Motorcycles were built for speed. Okay, that may be one of the reasons motorcycles exist, but it certainly isn’t the only one. While the single-person vehicles are great for racing and have a following throughout the world, motorcycles have another purpose: freedom.

Riding a bike allows you to be out in the open and see all of your surroundings. Watching the scenery of America’s roadways pass by you as you throttle the bike even faster is an amazing feeling. The exhilaration you get from riding, the ability to just go, the challenge of taking the curves and bends; it all adds to that sense of freedom. You can hop on at any time and go anywhere; you can zone out and forget the worries you have. Let the adrenaline free you of your cares for a while.

As thrilling as a ride can be, bikers need to be aware of their surroundings. There are bound to be other vehicles on the roads. Cars are everywhere and other motorcycles may be out enjoying the ride just as much as you. But accidents can happen if someone is not careful. Hopefully, everyone is paying attention and staying safe but it’s best to be prepared for the eventuality.

With that said, let’s take a look at some of the top scenic roads for motorcycle rides in the US:

Beartooth Highway

This highway takes riders along a winding route that passes through both Montana and Wyoming. It is not open all of the time so this is not a ride you can make at the spur-of-the-moment. During the winter and early spring, this part of US Route 212 is closed because of the amount of snow the area receives. When you can drive it, you will enjoy a mountainous setting with fields of wildflowers and glaciers. Don’t be surprised to see a little bit of snow as well, even in the summer!

Pacific Coast Highway

This road runs parallel with the California coastline. The PHC, also known as California State Route 1, is perhaps the most scenic of motorcycle roads in the entire US. It’s just one more thing to add to the state’s appeal. Bridges span the gaps between cliffs to connect the various cities together, but it is the natural scenery that makes this 123-mile stretch of road so amazing. Hills and cliffs to one side, the dark green shade of the ocean to the other. Along the way, you will see the ancient redwoods of California, largest and oldest of American forests as you take the sharp turns and dropoffs through the state.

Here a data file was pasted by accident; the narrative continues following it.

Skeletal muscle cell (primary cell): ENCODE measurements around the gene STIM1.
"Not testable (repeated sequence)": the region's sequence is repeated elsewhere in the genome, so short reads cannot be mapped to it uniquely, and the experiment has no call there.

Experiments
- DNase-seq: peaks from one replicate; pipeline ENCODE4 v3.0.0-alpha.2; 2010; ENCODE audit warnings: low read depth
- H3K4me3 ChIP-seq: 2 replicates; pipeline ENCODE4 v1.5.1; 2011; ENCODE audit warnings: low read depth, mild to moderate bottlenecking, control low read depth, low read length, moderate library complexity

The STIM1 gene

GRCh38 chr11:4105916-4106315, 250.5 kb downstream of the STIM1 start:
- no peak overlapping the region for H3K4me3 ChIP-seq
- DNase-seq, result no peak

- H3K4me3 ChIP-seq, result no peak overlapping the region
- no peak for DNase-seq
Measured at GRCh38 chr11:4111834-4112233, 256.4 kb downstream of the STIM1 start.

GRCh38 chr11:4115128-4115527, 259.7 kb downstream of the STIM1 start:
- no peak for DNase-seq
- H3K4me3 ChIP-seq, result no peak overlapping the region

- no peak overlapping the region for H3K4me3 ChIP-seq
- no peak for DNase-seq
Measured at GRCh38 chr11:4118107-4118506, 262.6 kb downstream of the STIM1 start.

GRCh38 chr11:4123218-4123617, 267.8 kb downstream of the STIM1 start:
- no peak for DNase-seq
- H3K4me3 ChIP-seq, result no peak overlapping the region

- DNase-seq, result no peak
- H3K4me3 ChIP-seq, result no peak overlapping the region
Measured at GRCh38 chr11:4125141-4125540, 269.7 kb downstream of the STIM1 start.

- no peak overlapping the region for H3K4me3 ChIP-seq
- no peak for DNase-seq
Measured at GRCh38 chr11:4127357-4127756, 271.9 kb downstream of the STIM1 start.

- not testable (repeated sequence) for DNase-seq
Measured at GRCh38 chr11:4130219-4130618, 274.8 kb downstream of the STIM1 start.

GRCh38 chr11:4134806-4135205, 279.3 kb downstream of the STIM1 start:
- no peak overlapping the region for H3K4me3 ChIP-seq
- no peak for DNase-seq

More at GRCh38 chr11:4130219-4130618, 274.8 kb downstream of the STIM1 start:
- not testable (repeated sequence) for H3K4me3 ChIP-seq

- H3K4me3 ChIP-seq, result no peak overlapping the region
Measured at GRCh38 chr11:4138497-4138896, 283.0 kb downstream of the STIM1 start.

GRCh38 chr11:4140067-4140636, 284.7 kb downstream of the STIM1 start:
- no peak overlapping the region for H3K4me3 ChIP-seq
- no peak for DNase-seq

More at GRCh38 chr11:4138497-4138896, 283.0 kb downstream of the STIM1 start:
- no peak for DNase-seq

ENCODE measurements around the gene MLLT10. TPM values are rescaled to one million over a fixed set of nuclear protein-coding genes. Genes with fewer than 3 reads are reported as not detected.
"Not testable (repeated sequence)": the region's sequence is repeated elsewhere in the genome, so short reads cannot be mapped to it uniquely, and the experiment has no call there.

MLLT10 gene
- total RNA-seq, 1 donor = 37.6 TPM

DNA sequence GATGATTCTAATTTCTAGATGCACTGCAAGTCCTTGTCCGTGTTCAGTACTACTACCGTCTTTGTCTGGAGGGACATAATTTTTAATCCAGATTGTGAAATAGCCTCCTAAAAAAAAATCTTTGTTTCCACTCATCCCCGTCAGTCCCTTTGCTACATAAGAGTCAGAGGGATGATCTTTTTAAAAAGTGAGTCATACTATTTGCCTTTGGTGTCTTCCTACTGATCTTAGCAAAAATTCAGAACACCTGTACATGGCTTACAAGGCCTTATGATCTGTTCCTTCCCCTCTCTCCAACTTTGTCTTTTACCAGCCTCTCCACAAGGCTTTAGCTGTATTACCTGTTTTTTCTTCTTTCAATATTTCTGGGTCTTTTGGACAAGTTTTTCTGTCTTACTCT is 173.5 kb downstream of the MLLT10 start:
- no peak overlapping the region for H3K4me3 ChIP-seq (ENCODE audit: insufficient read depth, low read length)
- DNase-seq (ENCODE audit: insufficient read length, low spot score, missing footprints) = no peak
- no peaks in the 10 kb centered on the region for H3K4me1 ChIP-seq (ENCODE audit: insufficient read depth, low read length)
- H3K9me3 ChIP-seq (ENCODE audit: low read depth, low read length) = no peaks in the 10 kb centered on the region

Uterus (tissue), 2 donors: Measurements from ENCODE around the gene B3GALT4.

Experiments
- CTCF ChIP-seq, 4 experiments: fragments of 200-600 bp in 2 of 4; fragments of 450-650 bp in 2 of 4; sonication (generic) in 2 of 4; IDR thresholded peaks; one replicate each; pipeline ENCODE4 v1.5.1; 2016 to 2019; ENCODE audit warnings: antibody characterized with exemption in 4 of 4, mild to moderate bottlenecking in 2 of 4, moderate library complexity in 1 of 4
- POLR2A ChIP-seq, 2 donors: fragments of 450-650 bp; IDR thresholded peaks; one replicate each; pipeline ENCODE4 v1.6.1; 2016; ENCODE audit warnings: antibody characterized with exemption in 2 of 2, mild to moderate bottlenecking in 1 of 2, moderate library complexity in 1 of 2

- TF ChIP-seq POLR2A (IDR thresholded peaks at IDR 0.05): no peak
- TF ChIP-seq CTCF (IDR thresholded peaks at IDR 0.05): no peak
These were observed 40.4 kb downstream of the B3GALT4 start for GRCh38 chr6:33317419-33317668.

Skyline Drive

If you don’t have Georgia on your mind when you go for a ride, you should! This highway is not for speed as the speed limit is a whopping 35 mph. This is so because of the majesty the state offers along this road cutting through the Shenandoah National Park. Not only are tourists a concern along this road but wildlife also presents a danger. Wild turkeys and deer are not that big of a concern, but your bike ride along Skyline Drive may lead you to encounter bears (and in that case, you may need to go faster than 35 mph to get away).

There are plenty of places to stop off on this 105-mile-long road — 75 spots to be exact. These spots allow you to see most of the valley from many different angles, each one with something new to see.

Going-to-the-Sun Road

Being another roadway in Montana, this route through Glacier National Park is often covered by snow, in part or in whole, until the middle of June. If you can ride along the entire 50 miles you will see the Treasure State in all of its glory. White-capped mountains with green forests rising up the slopes and a cloudy sky with breaks of sunlight scattered as far as the horizon; that is what you can expect to see as you take this 2-hour drive.

Tail of the Dragon

Cutting through the Great Smoky Mountains is a beast of a highway. The section of US Route 129 that goes through Tennessee and North Carolina has been dubbed the Dragon and is 11 miles of turns and curves that resemble the tail of the mythical monster. There are more than 300 bends in the road, making it not only one of the most scenic but also one of the most fun — and one of the most dangerous. The Tree of Shame is an homage to those who couldn’t beat the dragon as it has been covered with the remains of crashed motorcycles. Even with the speed limit having been reduced from 55 mph to 35, bikes still whip around the corner (and fail to make it).

Twisted Sisters

Texas has some great motorcycle roads. Three of these are known collectively as the Twisted Sisters and take you in a circle around the Texas Hill Country. Hills, valleys, and canyons line your path of this 100-mile roundabout. There are plenty of Texas ranches to see, a staple of Texan identity. Stop off at one of the many motorcycle shops and museums or continue on to the 65 curves farther along the loop.